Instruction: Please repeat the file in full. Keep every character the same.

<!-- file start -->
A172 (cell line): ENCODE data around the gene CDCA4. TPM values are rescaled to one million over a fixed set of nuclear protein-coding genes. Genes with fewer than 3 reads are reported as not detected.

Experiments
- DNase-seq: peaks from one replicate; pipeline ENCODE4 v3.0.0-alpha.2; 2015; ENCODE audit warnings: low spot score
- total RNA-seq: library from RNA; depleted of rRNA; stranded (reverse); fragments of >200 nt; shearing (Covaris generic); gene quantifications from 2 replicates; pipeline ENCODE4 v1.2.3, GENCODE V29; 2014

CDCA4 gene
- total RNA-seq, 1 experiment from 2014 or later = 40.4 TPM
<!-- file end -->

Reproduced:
A172 (cell line): ENCODE data around the gene CDCA4. TPM values are rescaled to one million over a fixed set of nuclear protein-coding genes. Genes with fewer than 3 reads are reported as not detected.

Experiments
- DNase-seq: peaks from one replicate; pipeline ENCODE4 v3.0.0-alpha.2; 2015; ENCODE audit warnings: low spot score
- total RNA-seq: library from RNA; depleted of rRNA; stranded (reverse); fragments of >200 nt; shearing (Covaris generic); gene quantifications from 2 replicates; pipeline ENCODE4 v1.2.3, GENCODE V29; 2014

CDCA4 gene
- total RNA-seq, 1 experiment from 2014 or later = 40.4 TPM